When accounting goes unaccounted for
Australian Financial Review has published slides shown to EY staff in a July global webcast led by Carmine Di Sibio and in them we learn more about EY’s plan — code-named Project Everest — to split off consulting and audit.
First up, the why. “The transformative forces reshaping professional services are evolving at unprecedented speed and scale – there is an imperative to consider strategic options now,” it reads. Translation: this will let us sell consulting services to audit clients without pesky regulators being up our asses about it.
Earlier Financial Times coverage stated the advisory side — horribly dubbed “NewCo” — would be 70 percent partner owned, have about $25 billion of revenue, and would aim for strong double-digit percentage growth. This lines up with what staff saw in the webcast slides.
Audit partners are expected to receive a cash payout of $2 million while consulting partners could receive shares in ‘NewCo’ worth up to $8 million.
Part of the EY split strategy includes $1.5 billion in cost cutting measures and cleaning up “middle layers” of management. “We don’t envision a lot of job cuts,” Carmine Di Sibio told Financial Times, adding that some partners in management roles would be pushed back into client work.
Repeated across these slides is the message of value, how the split will unlock value for the business enterprise, member firms, partners, and EY people. Di Sibio has said if EY doesn’t split, the firm is leaving $10 billion a year on the table; a split would effectively double what consulting is bringing in now ($11.1 billion in 2021, up 6.4% from 2020.
Independence restrictions get a shout-out in the summary slide, acknowledging that the split would open up a huge market segment currently out of EY’s reach due to said independence restrictions.
And of course the firm answers the most important questions of all: what’s in it for me? The slide claims faster promotions, better mobility, and there’s a big sack of money clip art so that must mean it will pay off for firm employees.
EY was expected to make a decision by the end of summer however it looks like things may be dragging out a bit longer than anticipated and could come as late as December. According to the slides, the whole thing could be a done deal by calendar end 2023, not to be confused with EY fiscal year end which falls in June. Though sources are telling WSJ the firm has debt problems holding up any deal.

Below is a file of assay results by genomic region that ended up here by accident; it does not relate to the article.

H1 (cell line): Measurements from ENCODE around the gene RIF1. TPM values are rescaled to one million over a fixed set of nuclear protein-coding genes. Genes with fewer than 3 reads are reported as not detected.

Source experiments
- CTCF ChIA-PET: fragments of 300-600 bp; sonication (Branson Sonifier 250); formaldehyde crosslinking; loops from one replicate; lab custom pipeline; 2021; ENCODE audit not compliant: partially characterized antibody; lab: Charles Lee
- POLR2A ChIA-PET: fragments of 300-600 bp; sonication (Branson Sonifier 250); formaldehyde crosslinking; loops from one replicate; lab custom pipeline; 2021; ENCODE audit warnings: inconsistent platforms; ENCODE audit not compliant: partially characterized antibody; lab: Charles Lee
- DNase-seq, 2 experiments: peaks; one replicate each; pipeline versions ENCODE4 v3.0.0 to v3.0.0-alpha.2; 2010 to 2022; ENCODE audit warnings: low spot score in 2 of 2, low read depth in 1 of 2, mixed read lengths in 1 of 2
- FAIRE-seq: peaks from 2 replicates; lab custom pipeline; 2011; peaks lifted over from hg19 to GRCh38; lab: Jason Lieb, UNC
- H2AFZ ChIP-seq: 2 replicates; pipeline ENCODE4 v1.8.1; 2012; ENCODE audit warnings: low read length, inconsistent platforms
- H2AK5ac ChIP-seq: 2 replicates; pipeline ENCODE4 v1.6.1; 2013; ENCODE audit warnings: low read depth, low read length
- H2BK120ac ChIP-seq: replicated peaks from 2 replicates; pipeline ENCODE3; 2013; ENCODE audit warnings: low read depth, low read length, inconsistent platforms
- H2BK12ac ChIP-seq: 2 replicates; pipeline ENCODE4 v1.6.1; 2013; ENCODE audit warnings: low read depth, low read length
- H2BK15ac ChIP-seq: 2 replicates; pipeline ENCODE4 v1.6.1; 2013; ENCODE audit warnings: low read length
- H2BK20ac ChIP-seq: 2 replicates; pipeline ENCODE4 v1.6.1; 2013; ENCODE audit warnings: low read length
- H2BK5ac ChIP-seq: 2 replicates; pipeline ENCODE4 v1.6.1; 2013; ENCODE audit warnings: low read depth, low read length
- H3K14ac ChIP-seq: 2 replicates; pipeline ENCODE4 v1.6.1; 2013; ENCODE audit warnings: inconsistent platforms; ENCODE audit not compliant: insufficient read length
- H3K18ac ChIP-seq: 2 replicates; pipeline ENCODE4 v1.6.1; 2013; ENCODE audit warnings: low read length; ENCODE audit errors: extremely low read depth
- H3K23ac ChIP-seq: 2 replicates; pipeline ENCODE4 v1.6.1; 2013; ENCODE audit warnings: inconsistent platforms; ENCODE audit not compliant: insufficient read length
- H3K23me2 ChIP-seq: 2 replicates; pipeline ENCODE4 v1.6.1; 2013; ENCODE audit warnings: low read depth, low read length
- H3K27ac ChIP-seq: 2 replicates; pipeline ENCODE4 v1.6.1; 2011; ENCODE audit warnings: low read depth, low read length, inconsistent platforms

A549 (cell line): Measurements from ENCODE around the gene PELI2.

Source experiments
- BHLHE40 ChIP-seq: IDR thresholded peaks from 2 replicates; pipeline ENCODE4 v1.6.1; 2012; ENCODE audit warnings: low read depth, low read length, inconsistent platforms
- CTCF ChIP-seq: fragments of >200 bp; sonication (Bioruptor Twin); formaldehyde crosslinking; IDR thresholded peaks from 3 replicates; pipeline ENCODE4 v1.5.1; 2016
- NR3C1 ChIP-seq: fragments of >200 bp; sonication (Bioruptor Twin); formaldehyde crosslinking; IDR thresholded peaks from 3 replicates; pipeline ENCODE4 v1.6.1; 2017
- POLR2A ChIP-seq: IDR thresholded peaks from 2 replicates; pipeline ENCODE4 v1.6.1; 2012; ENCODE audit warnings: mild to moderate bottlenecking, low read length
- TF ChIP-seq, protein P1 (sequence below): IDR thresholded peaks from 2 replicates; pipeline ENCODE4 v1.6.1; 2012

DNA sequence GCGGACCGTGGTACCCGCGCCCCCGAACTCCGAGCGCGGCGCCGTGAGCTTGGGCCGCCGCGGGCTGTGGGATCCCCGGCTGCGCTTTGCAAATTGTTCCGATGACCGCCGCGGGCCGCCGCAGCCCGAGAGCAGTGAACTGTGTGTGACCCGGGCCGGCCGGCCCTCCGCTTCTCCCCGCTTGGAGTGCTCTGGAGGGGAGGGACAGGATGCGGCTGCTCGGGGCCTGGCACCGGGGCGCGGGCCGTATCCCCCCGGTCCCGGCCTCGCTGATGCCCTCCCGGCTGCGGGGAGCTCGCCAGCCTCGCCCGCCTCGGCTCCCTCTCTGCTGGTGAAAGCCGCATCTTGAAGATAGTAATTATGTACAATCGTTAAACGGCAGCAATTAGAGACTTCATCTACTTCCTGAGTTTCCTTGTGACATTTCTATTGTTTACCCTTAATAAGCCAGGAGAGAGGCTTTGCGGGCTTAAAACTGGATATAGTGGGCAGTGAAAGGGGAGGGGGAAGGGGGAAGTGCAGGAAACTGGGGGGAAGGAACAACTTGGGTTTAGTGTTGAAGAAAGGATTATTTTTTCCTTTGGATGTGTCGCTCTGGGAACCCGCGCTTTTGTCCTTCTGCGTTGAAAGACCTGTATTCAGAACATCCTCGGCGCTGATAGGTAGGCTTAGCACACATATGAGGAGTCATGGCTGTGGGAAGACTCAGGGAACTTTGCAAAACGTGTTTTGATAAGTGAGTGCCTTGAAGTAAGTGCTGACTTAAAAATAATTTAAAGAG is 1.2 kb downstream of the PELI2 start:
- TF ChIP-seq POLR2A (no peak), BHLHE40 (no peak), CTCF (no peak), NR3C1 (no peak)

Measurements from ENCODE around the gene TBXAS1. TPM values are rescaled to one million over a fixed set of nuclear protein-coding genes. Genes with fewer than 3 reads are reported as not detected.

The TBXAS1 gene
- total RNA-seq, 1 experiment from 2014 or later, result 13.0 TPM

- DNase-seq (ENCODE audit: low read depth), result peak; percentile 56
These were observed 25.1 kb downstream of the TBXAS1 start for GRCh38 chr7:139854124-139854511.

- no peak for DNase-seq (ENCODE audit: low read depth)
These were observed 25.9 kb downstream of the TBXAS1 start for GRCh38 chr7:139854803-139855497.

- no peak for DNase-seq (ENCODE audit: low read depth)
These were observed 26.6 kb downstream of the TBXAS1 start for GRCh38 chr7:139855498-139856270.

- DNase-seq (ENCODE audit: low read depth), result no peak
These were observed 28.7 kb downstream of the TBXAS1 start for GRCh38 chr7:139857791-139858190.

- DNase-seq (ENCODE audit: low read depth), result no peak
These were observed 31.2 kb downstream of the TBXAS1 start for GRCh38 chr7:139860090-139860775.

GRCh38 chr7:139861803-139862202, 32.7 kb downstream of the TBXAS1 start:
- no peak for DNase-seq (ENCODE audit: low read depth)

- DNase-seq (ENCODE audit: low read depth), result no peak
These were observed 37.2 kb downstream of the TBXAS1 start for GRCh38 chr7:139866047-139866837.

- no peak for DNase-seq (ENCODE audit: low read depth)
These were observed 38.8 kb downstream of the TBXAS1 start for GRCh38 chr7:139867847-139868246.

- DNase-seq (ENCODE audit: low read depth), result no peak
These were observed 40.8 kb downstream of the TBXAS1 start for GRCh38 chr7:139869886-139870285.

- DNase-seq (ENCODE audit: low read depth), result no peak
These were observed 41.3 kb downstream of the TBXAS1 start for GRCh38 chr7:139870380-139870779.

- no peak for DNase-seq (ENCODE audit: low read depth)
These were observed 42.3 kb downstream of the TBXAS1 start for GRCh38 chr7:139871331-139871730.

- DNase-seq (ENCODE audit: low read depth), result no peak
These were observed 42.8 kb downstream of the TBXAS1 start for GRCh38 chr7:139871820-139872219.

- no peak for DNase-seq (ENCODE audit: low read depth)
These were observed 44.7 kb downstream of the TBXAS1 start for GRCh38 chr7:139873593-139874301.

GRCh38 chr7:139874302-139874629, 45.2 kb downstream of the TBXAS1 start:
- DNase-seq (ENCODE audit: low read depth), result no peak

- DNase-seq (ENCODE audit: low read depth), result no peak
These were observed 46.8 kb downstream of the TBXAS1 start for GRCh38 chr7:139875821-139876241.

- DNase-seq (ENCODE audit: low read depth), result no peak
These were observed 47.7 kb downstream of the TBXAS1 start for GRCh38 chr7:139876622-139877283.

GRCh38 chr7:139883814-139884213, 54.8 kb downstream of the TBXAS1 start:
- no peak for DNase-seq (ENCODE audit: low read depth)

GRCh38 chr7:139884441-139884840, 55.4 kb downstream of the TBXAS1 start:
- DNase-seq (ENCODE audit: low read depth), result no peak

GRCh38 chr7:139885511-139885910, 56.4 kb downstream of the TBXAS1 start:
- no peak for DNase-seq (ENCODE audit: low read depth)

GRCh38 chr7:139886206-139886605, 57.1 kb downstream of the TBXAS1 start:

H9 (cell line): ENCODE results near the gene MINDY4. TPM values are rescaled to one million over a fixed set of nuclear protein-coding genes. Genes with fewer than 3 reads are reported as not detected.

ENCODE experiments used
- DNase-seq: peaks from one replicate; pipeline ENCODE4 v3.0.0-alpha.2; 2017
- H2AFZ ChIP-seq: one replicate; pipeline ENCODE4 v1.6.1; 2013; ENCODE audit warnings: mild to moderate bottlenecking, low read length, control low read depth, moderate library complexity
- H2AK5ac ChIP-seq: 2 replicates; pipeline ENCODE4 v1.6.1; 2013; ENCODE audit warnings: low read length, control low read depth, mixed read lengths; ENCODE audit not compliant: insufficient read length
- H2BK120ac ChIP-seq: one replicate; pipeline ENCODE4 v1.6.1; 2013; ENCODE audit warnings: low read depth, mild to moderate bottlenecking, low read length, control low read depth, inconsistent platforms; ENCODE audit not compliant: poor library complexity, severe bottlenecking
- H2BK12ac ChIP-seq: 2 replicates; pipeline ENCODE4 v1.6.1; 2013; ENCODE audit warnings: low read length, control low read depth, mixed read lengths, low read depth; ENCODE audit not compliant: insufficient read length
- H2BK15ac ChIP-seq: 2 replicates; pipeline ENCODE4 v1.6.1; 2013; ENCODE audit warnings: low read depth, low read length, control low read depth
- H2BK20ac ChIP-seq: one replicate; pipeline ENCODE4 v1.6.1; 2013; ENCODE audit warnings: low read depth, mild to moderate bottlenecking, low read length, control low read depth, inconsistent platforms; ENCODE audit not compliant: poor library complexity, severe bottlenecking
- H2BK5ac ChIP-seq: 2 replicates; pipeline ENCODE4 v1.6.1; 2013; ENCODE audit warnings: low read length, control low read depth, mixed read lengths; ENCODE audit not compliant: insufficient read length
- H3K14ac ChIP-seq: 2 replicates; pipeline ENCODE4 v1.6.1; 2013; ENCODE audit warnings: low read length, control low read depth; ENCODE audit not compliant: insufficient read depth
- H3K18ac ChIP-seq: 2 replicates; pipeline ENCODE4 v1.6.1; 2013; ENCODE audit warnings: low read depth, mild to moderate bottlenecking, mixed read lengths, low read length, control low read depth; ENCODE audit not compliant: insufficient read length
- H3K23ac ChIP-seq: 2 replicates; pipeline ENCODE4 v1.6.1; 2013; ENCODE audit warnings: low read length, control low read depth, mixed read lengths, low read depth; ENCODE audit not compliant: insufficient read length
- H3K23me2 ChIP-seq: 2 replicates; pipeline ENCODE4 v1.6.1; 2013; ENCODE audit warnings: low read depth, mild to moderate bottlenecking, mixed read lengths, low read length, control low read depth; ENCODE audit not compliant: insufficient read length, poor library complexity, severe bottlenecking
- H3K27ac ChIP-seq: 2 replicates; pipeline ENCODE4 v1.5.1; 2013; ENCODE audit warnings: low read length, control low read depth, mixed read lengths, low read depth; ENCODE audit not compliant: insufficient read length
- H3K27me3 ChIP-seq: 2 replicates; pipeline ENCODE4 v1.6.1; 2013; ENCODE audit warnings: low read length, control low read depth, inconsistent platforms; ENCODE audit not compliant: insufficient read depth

In discussion of this global webcast on Reddit, sentiment seems to be that NewCo is cool and AssureCo is the red-headed stepchild of the split. I mean duh, look at the kind of money audit brings in compared to consulting, and that’s with independence rules holding them back.
Also of note while we’re talking about the peanut gallery, ever since Wall Street Journal first broke the story of the potential split students considering EY and current interns have been understandably spooked and wondering if the split will impact them. This could mean trouble for EY’s campus recruiting at least until the split is complete.
Rest easy, young one, audit is universally considered inferior wherever you go. Particularly by auditors.
The seven slides EY used to pitch its split to staff [Australian Financial Review]
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Best lines ever published by Going Concern – and it is so true!
>>Rest easy, young one, audit is universally considered inferior wherever you go. Particularly by auditors.<<
The only thing consider lower is tax and if you really want to be an amoeba according to the rest of the firm get a career in tax compliance!
Looks like the same generic tautological tripe they pump out for everything from their sub par intellects in Big 4.
Audit is inferior when the economy is strong. As soon as there’s a recession, consultants will suck your dick for a job.
Audit is only inferior when the firms, and their staff, accept themselves as inferior. If the firms and their staff weren’t so fucking lazy, auditors could be as respected, appreciated and well paid by our society as doctors and lawyers.
One word: Greed.
Companies complain about staffing problems – Gen Z & milleneals etc. being lazy. I guess this generation refuse to be monetize.
Get sick (burnout) for working or get injured, and they (corporate/company) will replace you immediately. And then what, they say next gen is entitled. I think it is the other
way around. Huh! Ironic
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Although EY’s 13,000 partners have yet to vote on the audit/consulting split, the firm continues to march ever onward toward separation, announcing in December that Global Chairman and CEO Carmine Di Sibio would head up consulting and US chair Julie Boland will oversee audit. And a few days ago Financial Times reported that EY has […]
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When accounting goes unaccounted for